South African textile and clothing firms have been told they must move up the value chain and become more competitive by focusing on ‘fast-fashion’ short run production and quick turnaround times that target fast-changing markets.

“Government cannot save an industry; it requires a partnership that involves business and labour,” warned Ebrahim Patel, Minister of Economic Development at the annual conference of the South African Clothing and Textile Workers Union (Sactwu) in Cape Town.

The Minister, who is also a former SACTWU general secretary, added: “We cannot compete at the very bottom end of the wage market and at the same time provide decent work opportunities, so we need to re-engineer the sector for a different growth path.”

As well as a focus on fast-fashion, he said constant innovation in fashion and product offerings, a strong logistics and infrastructure hub, and upgrading technology are key to the industry’s new path.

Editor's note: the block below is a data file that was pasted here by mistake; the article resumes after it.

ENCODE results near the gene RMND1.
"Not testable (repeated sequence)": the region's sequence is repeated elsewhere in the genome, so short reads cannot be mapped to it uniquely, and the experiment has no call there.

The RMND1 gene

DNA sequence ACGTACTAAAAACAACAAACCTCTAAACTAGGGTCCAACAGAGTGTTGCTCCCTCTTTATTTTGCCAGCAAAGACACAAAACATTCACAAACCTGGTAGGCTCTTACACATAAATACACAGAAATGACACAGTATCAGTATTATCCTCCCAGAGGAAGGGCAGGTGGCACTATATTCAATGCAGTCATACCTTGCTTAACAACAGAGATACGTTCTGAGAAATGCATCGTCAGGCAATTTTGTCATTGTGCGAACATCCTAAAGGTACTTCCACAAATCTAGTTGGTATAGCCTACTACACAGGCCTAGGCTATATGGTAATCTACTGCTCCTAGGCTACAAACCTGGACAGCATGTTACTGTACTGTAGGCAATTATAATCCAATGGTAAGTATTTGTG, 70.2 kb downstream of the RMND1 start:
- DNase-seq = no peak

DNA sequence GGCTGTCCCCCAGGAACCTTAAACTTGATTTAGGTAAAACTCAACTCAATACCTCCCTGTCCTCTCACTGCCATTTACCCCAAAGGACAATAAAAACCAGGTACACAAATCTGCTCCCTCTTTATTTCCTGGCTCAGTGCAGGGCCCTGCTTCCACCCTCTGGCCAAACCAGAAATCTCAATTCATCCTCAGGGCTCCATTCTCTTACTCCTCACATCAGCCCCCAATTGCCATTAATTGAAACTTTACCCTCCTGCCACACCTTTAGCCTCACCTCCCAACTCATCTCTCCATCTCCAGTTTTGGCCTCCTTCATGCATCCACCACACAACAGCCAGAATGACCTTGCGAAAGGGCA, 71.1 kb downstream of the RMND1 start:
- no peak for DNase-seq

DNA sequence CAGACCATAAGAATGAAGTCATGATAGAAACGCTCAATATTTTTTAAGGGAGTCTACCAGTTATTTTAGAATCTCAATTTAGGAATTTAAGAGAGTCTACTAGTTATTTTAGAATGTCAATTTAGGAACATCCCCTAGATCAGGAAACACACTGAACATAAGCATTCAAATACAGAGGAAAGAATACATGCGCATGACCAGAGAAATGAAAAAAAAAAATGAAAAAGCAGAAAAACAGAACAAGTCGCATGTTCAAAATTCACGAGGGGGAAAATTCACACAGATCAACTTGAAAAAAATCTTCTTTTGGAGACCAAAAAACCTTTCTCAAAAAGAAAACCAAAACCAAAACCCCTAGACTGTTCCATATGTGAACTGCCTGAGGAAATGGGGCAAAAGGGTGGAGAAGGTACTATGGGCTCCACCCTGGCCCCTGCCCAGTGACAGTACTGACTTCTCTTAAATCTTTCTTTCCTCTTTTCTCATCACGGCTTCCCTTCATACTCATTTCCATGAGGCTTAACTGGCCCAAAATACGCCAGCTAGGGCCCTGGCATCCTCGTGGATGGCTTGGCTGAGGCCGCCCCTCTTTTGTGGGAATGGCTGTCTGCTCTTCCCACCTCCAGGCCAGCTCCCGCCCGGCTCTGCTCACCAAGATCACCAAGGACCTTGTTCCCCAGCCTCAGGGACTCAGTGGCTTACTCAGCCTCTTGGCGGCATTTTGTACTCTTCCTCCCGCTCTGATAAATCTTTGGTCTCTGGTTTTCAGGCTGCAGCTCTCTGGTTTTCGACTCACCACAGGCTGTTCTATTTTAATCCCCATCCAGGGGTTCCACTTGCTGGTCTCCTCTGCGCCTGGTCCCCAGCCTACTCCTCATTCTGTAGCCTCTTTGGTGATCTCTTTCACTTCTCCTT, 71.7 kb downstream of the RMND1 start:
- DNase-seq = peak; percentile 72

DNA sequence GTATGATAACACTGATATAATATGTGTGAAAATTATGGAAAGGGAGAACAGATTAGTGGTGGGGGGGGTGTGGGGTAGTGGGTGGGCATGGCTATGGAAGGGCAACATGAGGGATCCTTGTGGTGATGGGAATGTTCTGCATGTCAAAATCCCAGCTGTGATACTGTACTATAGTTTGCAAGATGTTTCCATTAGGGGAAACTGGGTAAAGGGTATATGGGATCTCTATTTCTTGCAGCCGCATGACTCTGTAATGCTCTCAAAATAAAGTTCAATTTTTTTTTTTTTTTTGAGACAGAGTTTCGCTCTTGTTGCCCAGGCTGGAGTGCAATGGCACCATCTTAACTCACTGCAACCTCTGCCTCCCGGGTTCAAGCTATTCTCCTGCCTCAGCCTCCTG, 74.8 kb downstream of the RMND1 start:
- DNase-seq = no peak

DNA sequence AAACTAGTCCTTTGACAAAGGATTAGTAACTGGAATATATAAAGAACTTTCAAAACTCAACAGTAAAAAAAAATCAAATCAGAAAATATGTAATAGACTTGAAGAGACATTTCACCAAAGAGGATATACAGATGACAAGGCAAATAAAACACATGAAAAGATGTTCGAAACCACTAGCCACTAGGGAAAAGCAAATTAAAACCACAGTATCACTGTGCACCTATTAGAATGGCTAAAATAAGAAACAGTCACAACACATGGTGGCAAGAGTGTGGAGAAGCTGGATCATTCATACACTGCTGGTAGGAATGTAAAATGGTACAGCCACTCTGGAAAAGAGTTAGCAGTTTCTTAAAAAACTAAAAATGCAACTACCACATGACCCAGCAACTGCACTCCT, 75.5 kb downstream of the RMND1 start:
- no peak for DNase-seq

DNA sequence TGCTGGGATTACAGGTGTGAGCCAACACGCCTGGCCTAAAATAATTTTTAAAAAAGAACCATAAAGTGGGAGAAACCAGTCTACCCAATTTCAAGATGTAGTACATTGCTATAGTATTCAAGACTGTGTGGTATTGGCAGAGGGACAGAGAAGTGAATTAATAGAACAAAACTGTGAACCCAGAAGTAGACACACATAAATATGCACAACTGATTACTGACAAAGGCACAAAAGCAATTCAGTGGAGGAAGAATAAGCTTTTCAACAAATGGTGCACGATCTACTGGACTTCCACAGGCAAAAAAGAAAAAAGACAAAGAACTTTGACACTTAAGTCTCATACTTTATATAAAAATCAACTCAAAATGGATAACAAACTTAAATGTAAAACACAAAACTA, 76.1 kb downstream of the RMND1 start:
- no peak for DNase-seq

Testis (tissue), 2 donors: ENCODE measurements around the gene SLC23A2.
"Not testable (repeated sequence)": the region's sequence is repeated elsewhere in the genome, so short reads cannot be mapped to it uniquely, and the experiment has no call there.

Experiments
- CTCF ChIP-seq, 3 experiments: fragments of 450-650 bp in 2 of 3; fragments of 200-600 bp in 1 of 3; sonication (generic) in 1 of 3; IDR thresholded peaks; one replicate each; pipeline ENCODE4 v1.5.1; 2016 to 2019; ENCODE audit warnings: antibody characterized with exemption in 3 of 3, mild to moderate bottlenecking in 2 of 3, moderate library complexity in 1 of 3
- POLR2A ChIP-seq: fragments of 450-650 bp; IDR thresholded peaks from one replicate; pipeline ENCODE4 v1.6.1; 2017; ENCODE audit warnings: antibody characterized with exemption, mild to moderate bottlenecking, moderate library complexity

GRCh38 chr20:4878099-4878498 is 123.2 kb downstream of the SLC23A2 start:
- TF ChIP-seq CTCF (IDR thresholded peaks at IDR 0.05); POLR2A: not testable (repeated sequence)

And he called for an Accord between business and labour in the clothing, textile and footwear sector to provide a common vision for the industry. “Such an Accord must set out real commitments to productivity improvements at workplace level, reducing the wage gaps in the sector and developing a sustainable model for the future,” he said.

Also speaking at the three-day event which ended on Saturday (25 September), Trade and Industry Minister Rob Davies reiterated that South African clothing and textile firms must improve their productivity if they want to compete with Asian manufacturers.

He also called for protection of the industry by requiring government departments to make sure uniforms or other textile industry goods have local manufacturing input.

Clothing exports from South Africa hit a low in 2009 at ZAR600m (US$80m), compared to its peak of ZAR2.2bn (US$290m) in 2003. And textile exports dropped from ZAR4.5bn (US$600m) in 2008 to ZAR3.9bn (US$520m) in 2009.

Among government measures to help the sector are a new Clothing and Textiles Competitiveness Programme announced in the national Budget in February this year. It will allocate ZAR1,75bn over the next three years to improving the sector’s performance.